Senior Center

7 Steps in Choosing the Right Senior Center

Selecting the right senior center for long-term care is an important decision for a potential resident. This decision may affect the rest of his or her life. The key to making the right choice is to start looking before you need the new home and to follow these seven steps to choosing the right residence.

  1. The cost of the stay: Long-term care centers offer various options and prices. The price may be higher for a lavish facility or if the resident will require a lot of care. Call around and get as many quotes as possible. These homes offer various payment plans including help from Medicare with possible copayments, long-term care insurance, and monthly payments from the senior citizen’s own funds or those of family members. Depending upon location and the center, it may accept a surrender of income from annuities and retirement accounts, life insurance withdrawals, pension plans, social security, and other assets. Before making any calls, get an idea of what you will be able to afford.
  2. The level of care: The level of care you will need may make a difference in the residence you choose. If you are in good health, you will not need as much care as someone who has a progressive disease or condition. That will save you money. Even if you are in reasonable health, you may need help with minor things such as cooking, shopping, and other day-to-day activities. If you are in a situation in which you need more intense help, such as help with bathing and toilet use, you need to ensure the facility you are considering provides that. Additionally, make sure it will provide even more help later as your condition progresses.
  3. Consider the location: It may not occur to you at first that location is important, but if you are mobile, you may occasionally want to do some shopping, eat at a restaurant or take in a movie. If you can drive and the home is near those kinds of facilities, you should have no problem; however, the day may come when you cannot drive. If you foresee a problem with it, choose a location that is on a bus line or some other kind of transportation. You should also make sure the senior center is near friends and family. They will want to visit periodically, or they may want to pick you up for a special occasion or visit. That will be difficult if you are too far from them.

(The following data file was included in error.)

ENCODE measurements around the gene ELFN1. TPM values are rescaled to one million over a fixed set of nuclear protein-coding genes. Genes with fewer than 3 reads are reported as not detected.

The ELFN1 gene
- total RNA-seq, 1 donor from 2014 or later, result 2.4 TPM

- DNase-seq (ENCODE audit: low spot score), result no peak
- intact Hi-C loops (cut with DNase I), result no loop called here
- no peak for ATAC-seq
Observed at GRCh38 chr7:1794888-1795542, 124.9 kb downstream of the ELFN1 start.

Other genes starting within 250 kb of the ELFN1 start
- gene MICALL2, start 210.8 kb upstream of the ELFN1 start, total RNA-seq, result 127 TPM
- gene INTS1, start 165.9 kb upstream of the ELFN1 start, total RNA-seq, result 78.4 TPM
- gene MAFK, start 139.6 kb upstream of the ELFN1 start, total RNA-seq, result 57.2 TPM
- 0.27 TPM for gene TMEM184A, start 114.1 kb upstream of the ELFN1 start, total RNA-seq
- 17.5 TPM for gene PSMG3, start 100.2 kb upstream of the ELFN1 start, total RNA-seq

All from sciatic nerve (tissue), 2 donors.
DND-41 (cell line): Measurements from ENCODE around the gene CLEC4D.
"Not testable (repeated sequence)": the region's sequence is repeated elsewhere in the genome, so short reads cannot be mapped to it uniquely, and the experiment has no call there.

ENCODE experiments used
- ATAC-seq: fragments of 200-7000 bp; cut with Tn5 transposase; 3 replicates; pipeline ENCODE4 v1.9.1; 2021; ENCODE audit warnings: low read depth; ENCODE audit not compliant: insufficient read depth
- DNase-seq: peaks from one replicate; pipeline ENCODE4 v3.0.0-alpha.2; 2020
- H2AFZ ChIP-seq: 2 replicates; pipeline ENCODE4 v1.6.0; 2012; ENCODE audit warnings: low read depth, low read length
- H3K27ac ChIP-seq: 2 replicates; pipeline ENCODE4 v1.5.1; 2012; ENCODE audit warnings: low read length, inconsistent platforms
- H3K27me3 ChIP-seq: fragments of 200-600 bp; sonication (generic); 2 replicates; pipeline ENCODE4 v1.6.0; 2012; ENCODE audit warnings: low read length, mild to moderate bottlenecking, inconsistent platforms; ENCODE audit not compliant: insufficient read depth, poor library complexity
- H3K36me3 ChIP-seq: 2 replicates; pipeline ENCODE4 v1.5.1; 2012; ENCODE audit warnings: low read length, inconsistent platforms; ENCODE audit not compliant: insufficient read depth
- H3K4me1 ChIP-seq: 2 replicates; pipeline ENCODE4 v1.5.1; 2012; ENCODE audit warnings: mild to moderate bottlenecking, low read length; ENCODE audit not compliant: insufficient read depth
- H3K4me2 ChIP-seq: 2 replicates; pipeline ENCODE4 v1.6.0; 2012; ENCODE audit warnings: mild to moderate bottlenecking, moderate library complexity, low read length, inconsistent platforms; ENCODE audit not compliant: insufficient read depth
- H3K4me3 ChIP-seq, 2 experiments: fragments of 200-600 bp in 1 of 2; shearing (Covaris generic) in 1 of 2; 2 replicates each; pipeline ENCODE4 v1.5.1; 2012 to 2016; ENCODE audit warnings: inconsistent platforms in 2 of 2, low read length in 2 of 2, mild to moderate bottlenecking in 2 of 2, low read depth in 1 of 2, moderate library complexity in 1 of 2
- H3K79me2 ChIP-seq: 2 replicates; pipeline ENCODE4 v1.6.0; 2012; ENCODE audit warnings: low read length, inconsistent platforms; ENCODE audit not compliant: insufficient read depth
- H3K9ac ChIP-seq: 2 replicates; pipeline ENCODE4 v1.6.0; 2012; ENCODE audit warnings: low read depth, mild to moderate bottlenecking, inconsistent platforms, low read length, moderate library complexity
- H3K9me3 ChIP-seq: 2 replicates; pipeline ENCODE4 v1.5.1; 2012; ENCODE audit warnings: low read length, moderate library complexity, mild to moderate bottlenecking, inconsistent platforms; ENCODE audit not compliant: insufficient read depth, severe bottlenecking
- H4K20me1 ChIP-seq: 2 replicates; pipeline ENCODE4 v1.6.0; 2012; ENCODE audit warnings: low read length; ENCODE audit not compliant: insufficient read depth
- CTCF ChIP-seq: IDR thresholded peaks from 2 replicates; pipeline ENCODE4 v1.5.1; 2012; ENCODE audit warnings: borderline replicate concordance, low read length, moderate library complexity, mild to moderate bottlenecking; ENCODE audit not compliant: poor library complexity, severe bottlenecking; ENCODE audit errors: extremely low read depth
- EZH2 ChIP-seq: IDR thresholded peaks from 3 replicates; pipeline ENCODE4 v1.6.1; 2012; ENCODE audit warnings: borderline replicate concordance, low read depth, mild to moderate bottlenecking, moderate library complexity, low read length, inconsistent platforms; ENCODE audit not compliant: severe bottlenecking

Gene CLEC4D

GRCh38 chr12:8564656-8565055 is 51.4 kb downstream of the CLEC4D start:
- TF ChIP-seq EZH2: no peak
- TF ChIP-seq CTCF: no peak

4. Does the center offer some social life?: Interaction with others is important for our wellbeing. Find out what kind of social functions the home offers. For example, is there a common living area where residents can meet and interact? Are there special events from time to time such as games, movies, and special entertainment? Are there restrictions on personal visitors? It is important to know these things because you may feel very lonely sometimes without them.
  5. Does the senior center have friendly employees?: Keep in mind, when you go for your initial visit, you will likely encounter a salesperson. He will be friendly because he wants the sale. Is the rest of the staff that friendly? Periodically, there are news stories about poor treatment in long-term care centers. Talk to some of the residents to see how they feel about the personnel. If you like the home, make an unannounced return visit to meet different employees and see different situations. If you are going to be there the rest of your life, you do not want to be miserable because of impatient caregivers.
  6. How much of the necessary medical care is performed on-site?: Some facilities have relationships with doctors who do not practice at the facility. That means trips to the doctor’s office. Worse yet, if the home does not have resources for on-site medical care, it may mean an undesired stay in a hospital. Decide how important this is to you before signing a contract.
  7. Visit several senior care centers: You do not want to get your mind set on one particular facility without having exhausted your possibilities. Visit as many as you can. The building may be beautiful from the outside, but you will be living on the inside; therefore, you need to know what each possible choice is like. It would be disheartening for you to make a commitment with one center, only to learn later that another was ideal for you.